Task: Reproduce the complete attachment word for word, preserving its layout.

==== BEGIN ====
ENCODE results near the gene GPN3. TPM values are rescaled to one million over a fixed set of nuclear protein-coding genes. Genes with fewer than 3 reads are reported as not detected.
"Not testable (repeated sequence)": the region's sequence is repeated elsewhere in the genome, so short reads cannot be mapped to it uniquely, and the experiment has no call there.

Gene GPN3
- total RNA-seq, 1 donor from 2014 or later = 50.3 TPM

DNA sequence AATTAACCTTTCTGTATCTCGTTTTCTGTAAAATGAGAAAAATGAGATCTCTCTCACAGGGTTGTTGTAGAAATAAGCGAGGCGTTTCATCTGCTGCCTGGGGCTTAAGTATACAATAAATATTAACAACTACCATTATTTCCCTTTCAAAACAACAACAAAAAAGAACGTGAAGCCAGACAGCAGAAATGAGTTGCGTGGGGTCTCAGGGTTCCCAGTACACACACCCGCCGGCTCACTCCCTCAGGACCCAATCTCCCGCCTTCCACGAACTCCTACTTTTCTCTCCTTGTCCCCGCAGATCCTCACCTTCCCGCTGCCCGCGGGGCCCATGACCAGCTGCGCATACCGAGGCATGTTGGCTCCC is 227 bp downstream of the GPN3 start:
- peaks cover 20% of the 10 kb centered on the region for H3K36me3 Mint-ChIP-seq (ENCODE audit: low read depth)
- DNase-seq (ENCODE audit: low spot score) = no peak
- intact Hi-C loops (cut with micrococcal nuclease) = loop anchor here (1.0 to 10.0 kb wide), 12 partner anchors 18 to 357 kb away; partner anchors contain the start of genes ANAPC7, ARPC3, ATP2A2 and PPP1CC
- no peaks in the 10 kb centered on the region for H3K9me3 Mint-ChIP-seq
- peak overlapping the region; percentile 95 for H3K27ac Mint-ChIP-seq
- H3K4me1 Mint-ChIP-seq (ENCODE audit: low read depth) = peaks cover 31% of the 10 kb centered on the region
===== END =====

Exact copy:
ENCODE results near the gene GPN3. TPM values are rescaled to one million over a fixed set of nuclear protein-coding genes. Genes with fewer than 3 reads are reported as not detected.
"Not testable (repeated sequence)": the region's sequence is repeated elsewhere in the genome, so short reads cannot be mapped to it uniquely, and the experiment has no call there.

Gene GPN3
- total RNA-seq, 1 donor from 2014 or later = 50.3 TPM

DNA sequence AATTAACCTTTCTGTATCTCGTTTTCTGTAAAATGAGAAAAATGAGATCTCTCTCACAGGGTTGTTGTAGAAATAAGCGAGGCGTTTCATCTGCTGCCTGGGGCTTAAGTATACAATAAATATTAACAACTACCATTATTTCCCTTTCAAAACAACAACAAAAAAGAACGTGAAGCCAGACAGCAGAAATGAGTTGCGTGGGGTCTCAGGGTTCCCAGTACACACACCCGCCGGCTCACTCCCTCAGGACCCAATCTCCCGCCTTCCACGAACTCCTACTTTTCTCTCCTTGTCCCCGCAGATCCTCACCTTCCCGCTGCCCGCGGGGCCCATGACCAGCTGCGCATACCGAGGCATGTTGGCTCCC is 227 bp downstream of the GPN3 start:
- peaks cover 20% of the 10 kb centered on the region for H3K36me3 Mint-ChIP-seq (ENCODE audit: low read depth)
- DNase-seq (ENCODE audit: low spot score) = no peak
- intact Hi-C loops (cut with micrococcal nuclease) = loop anchor here (1.0 to 10.0 kb wide), 12 partner anchors 18 to 357 kb away; partner anchors contain the start of genes ANAPC7, ARPC3, ATP2A2 and PPP1CC
- no peaks in the 10 kb centered on the region for H3K9me3 Mint-ChIP-seq
- peak overlapping the region; percentile 95 for H3K27ac Mint-ChIP-seq
- H3K4me1 Mint-ChIP-seq (ENCODE audit: low read depth) = peaks cover 31% of the 10 kb centered on the region